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U.S.-China Trade Dispute Threatens Solar Growth

WASHINGTON, D.C. – Concerned  of a ripple effect across the entire U.S. solar energy industry, Rhone Resch, president and CEO of the Solar Energy Industries Association (SEIA), has warned SEIA’s membership that the worsening solar dispute between the United States and China threatens the future progress of solar energy in America:

“Without a negotiated settlement, we’re facing a double whammy this year:  Significant job losses across the entire U.S. solar supply chain and higher prices to American consumers.  If imposed, the tariffs sought by SolarWorld – in excess of 165 percent on China and 75 percent on Taiwan – could result in a sharp increase in the cost of solar energy in the United States.  It’s time to end this needless saber rattling.  There are common sense ways to address SolarWorld’s competitiveness concerns while ensuring the continued growth of the U.S. solar market – and one good way to do that is through a settlement proposal offered by SEIA.  As an organization, we remain committed to developing a win-win solution, which would resolve SolarWorld’s latest complaint, in addition to the broader U.S.-China trade conflict.  It’s time to negotiate a settlement – not litigate one.  As a nation, too much is at stake for us to fail.”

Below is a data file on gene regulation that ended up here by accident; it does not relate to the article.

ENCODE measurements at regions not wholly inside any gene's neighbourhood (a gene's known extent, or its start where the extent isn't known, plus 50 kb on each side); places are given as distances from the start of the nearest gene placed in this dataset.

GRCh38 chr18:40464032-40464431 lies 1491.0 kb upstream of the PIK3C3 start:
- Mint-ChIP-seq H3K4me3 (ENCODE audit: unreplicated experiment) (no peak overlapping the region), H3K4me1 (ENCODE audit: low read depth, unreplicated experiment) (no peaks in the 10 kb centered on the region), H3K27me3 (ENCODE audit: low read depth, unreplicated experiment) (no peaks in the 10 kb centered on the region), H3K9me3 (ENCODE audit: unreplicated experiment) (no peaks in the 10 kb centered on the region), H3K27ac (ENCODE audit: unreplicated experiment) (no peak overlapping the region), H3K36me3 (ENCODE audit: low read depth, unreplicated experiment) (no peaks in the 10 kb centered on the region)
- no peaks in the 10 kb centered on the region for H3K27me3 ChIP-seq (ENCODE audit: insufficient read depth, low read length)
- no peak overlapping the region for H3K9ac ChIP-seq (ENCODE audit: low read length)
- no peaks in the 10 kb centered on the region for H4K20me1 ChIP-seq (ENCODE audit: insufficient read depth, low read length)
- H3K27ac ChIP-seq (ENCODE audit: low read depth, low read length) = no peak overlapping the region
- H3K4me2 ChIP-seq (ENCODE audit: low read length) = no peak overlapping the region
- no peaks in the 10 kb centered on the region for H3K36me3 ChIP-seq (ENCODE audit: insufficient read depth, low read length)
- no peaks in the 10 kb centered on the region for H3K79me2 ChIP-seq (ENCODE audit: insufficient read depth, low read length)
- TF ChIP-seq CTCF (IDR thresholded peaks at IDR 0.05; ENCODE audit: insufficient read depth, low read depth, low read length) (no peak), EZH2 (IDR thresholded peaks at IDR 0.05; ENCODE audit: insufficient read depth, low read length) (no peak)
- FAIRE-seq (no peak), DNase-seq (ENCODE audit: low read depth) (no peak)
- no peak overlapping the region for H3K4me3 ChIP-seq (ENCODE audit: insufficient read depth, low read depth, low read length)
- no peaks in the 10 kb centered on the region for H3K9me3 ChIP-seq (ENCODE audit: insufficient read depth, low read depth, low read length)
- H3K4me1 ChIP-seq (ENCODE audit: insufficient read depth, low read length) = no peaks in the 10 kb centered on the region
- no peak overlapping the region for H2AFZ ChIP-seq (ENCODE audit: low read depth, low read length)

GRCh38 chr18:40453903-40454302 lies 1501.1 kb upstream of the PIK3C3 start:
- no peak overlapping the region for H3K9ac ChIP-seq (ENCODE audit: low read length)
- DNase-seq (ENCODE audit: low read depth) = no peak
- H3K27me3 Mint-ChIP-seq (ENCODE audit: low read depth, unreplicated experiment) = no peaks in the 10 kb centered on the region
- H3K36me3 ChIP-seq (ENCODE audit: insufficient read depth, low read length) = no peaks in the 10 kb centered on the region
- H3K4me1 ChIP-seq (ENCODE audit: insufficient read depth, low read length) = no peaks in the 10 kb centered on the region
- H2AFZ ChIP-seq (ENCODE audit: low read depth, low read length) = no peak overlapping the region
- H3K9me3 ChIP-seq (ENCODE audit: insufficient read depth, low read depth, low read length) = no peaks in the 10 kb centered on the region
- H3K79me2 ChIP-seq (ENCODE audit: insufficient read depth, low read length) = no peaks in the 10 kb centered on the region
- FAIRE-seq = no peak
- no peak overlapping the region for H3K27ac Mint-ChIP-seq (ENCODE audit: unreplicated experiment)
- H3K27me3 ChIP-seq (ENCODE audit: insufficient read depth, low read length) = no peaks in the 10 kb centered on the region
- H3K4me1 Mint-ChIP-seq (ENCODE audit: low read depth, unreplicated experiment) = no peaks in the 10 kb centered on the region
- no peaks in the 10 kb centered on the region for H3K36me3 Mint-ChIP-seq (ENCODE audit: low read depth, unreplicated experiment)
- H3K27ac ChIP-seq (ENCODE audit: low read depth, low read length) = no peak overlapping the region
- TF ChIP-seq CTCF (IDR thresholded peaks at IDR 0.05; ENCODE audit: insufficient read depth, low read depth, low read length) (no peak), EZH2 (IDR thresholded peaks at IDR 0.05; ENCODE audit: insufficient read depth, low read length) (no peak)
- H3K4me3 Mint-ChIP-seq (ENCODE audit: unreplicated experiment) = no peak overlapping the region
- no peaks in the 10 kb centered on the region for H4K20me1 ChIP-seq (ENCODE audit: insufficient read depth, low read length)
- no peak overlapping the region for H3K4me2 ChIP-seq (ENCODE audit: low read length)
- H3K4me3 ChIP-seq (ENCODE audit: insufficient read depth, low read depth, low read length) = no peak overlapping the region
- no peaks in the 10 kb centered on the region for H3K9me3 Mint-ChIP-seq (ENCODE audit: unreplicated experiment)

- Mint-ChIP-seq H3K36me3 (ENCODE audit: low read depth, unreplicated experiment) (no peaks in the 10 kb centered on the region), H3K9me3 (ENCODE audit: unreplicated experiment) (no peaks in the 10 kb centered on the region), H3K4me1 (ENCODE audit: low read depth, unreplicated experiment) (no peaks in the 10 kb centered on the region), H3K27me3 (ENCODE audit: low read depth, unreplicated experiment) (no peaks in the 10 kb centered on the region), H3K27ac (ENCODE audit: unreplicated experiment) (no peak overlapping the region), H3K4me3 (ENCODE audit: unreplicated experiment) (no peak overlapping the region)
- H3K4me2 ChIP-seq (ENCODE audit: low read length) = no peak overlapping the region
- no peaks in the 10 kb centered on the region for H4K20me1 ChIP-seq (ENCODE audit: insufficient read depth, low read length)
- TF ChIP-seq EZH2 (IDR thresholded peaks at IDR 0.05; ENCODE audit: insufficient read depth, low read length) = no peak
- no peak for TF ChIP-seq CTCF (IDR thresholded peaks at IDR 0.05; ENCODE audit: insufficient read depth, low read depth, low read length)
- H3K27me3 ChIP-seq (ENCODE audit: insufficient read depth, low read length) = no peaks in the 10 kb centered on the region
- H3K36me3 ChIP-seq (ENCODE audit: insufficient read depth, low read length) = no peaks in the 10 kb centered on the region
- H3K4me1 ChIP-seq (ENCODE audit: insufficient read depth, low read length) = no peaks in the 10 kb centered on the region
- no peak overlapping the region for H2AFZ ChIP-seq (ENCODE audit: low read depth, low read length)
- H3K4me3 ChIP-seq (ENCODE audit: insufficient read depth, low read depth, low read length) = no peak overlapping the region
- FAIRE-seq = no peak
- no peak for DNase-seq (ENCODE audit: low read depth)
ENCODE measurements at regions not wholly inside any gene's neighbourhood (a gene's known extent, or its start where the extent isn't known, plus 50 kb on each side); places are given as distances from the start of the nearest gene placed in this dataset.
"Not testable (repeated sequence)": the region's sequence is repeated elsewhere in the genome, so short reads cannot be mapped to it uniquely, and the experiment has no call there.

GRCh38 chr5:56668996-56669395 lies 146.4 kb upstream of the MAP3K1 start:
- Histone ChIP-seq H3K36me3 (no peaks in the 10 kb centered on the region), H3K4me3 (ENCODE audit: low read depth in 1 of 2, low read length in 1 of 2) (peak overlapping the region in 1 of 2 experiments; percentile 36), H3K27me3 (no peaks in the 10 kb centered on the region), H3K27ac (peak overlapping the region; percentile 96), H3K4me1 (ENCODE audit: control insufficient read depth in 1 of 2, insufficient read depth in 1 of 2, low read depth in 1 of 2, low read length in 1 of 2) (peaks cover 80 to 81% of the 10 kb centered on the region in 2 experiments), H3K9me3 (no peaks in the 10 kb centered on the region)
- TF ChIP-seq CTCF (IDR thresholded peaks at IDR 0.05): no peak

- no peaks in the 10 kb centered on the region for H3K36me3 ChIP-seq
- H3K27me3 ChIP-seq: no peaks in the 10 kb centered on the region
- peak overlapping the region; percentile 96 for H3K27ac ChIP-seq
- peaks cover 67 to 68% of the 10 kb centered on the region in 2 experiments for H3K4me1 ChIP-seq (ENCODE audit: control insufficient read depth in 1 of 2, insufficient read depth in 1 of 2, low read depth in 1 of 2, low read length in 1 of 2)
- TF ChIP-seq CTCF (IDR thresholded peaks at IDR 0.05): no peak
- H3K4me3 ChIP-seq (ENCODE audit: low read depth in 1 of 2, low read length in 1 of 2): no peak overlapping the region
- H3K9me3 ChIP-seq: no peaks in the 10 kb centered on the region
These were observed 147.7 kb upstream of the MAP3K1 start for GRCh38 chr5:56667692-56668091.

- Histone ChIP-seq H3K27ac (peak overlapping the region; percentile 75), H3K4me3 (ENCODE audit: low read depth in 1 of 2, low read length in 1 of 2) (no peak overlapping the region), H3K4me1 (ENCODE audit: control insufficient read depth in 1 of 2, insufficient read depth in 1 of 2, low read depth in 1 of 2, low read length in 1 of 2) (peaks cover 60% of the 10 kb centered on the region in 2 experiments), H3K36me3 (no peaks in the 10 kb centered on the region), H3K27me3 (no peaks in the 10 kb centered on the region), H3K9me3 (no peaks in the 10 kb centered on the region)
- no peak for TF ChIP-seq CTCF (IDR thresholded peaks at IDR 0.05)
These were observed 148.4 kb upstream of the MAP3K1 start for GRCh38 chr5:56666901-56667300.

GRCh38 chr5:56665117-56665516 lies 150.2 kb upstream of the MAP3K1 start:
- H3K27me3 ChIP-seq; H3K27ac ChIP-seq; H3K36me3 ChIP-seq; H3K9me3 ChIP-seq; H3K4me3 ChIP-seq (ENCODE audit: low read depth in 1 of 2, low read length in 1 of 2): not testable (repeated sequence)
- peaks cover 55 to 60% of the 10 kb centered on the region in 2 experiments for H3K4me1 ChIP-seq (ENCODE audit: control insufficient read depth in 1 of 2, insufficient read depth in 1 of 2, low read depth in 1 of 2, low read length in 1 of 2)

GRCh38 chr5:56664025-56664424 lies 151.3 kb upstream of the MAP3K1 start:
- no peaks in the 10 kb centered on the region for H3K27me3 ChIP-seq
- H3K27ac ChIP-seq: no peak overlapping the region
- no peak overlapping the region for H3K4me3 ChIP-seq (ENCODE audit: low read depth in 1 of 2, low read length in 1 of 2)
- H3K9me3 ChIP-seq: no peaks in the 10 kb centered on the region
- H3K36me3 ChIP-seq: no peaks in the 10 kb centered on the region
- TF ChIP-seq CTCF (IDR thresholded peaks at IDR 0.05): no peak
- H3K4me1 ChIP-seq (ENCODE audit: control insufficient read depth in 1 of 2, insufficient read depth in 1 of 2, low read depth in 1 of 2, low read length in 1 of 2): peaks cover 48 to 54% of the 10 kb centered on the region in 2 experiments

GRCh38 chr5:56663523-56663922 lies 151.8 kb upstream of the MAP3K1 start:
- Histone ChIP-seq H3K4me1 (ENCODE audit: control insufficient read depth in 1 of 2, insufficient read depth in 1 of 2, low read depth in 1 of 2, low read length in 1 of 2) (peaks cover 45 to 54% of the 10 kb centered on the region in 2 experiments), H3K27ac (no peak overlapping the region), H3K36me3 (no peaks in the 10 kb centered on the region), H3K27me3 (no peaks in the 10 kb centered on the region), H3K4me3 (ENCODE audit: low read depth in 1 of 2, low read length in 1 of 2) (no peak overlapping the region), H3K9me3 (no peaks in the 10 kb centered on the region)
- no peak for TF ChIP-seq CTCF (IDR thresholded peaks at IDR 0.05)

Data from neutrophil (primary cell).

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About SEIA:

Celebrating its 40th anniversary in 2014, the Solar Energy Industries Association® is the national trade association of the U.S. solar energy industry. Through advocacy and education, SEIA® is building a strong solar industry to power America. As the voice of the industry, SEIA works with its 1,000 member companies to champion the use of clean, affordable solar in America by expanding markets, removing market barriers, strengthening the industry and educating the public on the benefits of solar energy. Visit SEIA online at www.seia.org.

Media Contacts:

Ken Johnson, SEIA Vice President of Communications, kjohnson@seia.org (202) 556-2885 
Samantha Page, SEIA Press Officer and Communications Manager, spage@seia.org (202) 556-2886

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